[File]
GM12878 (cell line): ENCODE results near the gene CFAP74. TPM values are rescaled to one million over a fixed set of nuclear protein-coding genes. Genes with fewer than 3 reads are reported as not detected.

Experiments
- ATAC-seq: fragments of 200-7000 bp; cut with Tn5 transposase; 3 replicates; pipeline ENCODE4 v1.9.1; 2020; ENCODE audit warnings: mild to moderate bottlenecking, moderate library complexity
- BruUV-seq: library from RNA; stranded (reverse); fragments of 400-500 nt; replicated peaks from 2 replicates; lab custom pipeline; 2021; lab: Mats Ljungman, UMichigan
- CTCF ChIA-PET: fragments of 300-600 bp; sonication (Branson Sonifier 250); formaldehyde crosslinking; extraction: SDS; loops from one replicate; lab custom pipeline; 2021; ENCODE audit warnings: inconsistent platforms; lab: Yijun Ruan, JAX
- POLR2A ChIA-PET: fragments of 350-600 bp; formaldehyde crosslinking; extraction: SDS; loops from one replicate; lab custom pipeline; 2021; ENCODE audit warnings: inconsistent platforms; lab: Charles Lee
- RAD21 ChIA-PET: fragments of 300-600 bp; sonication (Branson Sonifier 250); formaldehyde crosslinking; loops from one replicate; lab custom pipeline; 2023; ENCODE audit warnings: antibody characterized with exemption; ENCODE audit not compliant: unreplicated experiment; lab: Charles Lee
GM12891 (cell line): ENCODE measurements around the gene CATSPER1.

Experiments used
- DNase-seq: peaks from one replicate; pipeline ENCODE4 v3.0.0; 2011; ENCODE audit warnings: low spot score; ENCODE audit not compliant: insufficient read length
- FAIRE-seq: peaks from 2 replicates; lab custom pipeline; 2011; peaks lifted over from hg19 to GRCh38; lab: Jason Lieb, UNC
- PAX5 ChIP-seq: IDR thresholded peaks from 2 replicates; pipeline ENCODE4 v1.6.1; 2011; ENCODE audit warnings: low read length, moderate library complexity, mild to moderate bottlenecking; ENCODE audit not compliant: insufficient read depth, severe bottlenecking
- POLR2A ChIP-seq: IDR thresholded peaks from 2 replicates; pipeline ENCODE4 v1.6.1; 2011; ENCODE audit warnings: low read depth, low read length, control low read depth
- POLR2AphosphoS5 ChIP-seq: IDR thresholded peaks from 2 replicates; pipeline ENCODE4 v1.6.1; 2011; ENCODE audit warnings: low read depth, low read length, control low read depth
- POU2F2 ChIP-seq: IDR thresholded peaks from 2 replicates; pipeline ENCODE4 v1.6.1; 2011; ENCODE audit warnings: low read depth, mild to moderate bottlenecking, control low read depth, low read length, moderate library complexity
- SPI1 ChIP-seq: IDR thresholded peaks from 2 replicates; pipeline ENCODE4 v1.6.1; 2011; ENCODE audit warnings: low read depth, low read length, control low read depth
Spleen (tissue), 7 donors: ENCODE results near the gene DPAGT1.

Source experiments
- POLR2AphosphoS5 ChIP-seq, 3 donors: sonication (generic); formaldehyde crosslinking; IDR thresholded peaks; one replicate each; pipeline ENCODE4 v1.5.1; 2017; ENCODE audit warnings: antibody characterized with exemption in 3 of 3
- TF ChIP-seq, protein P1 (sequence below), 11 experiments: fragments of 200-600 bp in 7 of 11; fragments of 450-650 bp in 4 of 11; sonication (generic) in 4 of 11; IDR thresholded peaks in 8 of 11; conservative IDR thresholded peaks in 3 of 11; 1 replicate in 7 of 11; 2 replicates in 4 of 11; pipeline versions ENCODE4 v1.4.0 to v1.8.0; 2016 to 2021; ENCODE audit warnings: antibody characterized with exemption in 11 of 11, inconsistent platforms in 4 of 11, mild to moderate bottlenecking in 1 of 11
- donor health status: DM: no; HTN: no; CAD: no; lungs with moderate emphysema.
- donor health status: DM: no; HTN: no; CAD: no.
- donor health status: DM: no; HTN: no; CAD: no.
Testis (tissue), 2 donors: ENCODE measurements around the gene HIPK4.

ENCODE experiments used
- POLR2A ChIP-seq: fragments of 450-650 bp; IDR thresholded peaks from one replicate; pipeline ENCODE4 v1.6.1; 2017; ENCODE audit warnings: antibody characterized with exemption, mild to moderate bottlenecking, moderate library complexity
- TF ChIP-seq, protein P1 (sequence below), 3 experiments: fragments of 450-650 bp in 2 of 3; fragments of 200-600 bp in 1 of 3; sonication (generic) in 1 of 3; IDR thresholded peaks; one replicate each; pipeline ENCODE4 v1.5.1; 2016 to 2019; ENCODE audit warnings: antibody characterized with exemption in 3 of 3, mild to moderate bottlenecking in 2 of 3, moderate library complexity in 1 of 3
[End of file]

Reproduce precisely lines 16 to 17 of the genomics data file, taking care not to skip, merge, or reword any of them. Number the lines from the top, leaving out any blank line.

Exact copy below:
- SPI1 ChIP-seq: IDR thresholded peaks from 2 replicates; pipeline ENCODE4 v1.6.1; 2011; ENCODE audit warnings: low read depth, low read length, control low read depth
Spleen (tissue), 7 donors: ENCODE results near the gene DPAGT1.